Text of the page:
“We continued as we were and didn’t hear from her again. She was polite, although lacking a little common sense. The walking track only goes to Pohutukawa Bay or the full Okura bushwalk, and it’s quite common to see naturists from the track.”
Klaver claimed the nudist gathering, which was marketed as a family-friendly outing, was “safe and enjoyable” for children and a number of families attended earlier in the day.
It’s that time of year again when the mercury soars and a quick dip beckons.
But who wants to wrestle with soggy swimmers? There’s nothing that will make you feel further from the office or worksite this holiday season than tossing aside your clothes – yes, all of them – and plunging into the waters of the Sapphire Coast au naturel.
And if you’d like to make it a legal skinny dip, Armands Beach near Bermagui should be on your list. It was declared legally clothes-optional by Bega Valley Shire Council in November 1993 and is frequented by a posse of locals known as the Armands Beach Leisure Group. The group runs annual events which are open to all.
“It is a clothing-optional beach,” emphasises Dave Bulman, a member of the beach leisure group and frequent visitor to Armands Beach, “so people can wear whatever they are comfortable in”.
The beach was named after Armand Lemmeric, a Frenchman who owned a farm behind Armands Beach and regularly swam nude there.
According to Dave, in the 1930s the beach was known for its nude cricket matches.
Dave says that after growing up “very shy and self-conscious”, he now lives nude as much as he can and feels comfortable in his own skin.
In Cornwall we really are blessed with some of the country’s finest coastline and it’s most beautiful beaches. There are literally hundreds to choose from. We have prehistoric beaches, beaches with shipwrecks, lots of shipwrecks. Beaches with smugglers, beaches with treasure and romantic rock carvings. There are so many fascinating stories. But one such beach in Cornwall not only has some fascinating history attached, it is also a must for an entirely different reason.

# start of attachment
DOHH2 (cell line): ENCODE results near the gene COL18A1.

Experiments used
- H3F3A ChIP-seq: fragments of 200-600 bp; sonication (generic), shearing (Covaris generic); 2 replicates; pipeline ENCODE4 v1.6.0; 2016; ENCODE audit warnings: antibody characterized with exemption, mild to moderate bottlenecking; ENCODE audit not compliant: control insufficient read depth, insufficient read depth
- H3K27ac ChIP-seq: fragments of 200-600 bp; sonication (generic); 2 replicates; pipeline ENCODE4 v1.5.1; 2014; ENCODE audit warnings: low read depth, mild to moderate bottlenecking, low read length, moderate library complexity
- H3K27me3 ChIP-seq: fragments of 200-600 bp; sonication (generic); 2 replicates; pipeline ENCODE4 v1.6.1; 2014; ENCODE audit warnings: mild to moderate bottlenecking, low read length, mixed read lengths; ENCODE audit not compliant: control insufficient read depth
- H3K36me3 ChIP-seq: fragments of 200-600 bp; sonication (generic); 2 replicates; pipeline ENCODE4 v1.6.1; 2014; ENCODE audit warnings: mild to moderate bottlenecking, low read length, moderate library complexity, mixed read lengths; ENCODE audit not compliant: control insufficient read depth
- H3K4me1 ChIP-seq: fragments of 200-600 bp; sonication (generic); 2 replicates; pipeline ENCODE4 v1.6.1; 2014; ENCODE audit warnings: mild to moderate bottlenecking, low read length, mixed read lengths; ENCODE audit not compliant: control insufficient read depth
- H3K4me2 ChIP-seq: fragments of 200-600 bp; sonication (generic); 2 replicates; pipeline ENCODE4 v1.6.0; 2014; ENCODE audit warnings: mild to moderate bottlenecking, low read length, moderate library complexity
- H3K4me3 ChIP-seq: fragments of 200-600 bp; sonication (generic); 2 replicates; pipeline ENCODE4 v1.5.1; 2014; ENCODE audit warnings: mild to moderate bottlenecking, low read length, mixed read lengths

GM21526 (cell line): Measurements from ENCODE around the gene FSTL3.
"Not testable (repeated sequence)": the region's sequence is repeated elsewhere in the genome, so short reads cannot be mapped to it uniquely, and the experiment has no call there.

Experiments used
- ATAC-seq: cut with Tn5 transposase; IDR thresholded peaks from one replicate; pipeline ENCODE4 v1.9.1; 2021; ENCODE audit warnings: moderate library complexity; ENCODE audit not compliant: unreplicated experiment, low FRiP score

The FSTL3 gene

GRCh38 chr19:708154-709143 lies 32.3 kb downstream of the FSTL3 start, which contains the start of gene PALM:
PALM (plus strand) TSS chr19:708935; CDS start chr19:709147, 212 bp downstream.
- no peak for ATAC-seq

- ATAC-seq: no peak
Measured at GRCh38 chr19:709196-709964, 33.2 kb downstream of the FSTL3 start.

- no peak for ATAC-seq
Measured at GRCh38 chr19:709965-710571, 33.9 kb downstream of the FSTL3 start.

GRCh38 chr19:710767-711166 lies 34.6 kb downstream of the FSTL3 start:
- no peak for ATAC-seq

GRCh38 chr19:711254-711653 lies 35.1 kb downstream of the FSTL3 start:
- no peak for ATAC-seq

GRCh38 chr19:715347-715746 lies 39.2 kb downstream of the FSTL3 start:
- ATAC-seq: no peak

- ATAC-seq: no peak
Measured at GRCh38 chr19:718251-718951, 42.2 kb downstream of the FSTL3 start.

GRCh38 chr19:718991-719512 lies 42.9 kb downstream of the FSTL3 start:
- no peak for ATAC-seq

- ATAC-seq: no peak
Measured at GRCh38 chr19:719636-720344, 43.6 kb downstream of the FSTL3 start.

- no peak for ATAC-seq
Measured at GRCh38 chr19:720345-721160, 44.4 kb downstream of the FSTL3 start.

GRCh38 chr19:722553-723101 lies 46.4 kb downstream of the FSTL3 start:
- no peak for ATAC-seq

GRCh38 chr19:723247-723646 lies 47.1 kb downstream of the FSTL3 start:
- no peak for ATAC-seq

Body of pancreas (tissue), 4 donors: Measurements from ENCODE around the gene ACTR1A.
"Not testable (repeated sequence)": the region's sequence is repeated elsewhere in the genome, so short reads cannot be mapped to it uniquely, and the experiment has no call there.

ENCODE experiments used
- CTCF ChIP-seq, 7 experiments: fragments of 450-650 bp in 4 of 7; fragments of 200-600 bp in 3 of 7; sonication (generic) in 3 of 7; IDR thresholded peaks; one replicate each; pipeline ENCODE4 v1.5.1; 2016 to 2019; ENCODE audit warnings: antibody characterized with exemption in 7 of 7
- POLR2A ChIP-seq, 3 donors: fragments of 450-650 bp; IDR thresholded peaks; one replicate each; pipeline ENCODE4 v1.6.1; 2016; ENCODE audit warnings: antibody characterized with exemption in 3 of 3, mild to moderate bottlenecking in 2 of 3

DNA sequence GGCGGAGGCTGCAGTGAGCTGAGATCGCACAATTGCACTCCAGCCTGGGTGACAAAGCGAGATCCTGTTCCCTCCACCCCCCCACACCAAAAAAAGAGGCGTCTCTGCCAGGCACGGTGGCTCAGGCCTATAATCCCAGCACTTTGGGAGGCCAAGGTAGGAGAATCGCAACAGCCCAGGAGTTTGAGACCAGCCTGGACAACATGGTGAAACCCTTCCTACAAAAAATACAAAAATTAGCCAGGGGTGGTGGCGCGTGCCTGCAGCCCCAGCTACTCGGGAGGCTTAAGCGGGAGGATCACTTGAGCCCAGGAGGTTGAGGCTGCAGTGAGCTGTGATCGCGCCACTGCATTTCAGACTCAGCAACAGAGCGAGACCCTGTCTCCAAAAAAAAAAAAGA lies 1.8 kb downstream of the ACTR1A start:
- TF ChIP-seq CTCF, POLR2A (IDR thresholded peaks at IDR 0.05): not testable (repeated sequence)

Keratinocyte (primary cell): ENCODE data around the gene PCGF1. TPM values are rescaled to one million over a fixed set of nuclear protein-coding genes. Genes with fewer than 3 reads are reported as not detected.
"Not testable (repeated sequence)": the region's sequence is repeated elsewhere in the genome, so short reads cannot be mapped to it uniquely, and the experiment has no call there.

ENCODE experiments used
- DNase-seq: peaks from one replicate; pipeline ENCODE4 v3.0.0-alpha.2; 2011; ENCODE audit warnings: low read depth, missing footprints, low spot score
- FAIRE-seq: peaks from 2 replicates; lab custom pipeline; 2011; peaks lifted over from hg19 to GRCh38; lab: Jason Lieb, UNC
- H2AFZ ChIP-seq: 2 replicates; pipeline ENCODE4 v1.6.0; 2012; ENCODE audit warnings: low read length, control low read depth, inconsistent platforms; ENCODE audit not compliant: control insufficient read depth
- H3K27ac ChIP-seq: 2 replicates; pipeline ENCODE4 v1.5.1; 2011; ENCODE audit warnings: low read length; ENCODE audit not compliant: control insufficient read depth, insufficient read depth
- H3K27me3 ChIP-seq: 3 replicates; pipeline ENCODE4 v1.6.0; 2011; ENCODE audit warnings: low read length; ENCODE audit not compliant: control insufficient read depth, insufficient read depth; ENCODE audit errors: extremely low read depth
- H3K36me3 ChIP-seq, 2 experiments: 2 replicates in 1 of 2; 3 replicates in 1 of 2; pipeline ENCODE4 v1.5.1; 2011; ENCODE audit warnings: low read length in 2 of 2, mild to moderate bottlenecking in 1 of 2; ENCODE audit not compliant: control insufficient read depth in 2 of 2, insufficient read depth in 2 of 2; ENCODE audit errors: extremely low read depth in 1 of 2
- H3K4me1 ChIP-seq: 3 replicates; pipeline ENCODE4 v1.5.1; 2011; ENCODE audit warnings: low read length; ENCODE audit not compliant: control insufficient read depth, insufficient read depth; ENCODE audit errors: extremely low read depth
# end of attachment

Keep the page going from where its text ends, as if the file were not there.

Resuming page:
At low tide Cornwall’s longest beach stretches for 3 fabulous miles between Hayle and Godrevy Head.
Known as Gwithian Towans Beach, or at the other end Godrevy Beach, this magnificent stretch of golden sand really is one of Cornwall’s finest.
It’s position on the dramatic north coast means that the Atlantic swell and prevailing winds makes this both a surfer’s paradise and a great place for kitesurfers and windsurfers alike.
But with 3 miles of sand to choose from there is plenty of room for everyone. And plenty of opportunity for swimmers and the bucket and spade brigade too!
Dolcoed is owned and run by Jo and Mike Eveleigh. Jo is good at numbers and sums and all the business stuff, bookings and customer service, oh, and talking (a lot!) she also has a keen eye for interior design. Mike is good at everything else, looking after the built environment and especially the natural surroundings, he’s also good at doing as Jo says!
Dolcoed caters for all visitors, especially families. It is a naturist site – we hope all our visitors will feel free to be undressed or dressed, in their own company or with friends, social or alone, the choice is yours! The atmosphere at Dolcoed is one of understatement, it’s not a ‘party’ site, rather, it’s one of congenial peacefulness. We hope that you just feel relaxed in the stunning surroundings.
Dolcoed caravans and camping
Dolcoed caravans and camping
Dolcoed caravans and camping
Dolcoed caravans and camping
Dolcoed has 15 defined gravel, level touring caravan pitches, each with a metered electric hook-up. The site has its own access road with a large wooden gate at the entrance. In addition, we have camping pitches available with or without electric hook-ups. Dolcoed has a beautifully situated static caravan “Peters View” overlooking the Teifi Valley, it’s available to let all year round, we always try to ensure in the colder months that it’s warm and welcoming when you arrive.
Looking at the facilities, Dolcoed has 15 defined gravel, level touring caravan pitches, each with a metered electric hook-up. The site has its own access road with a large wooden gate at the entrance.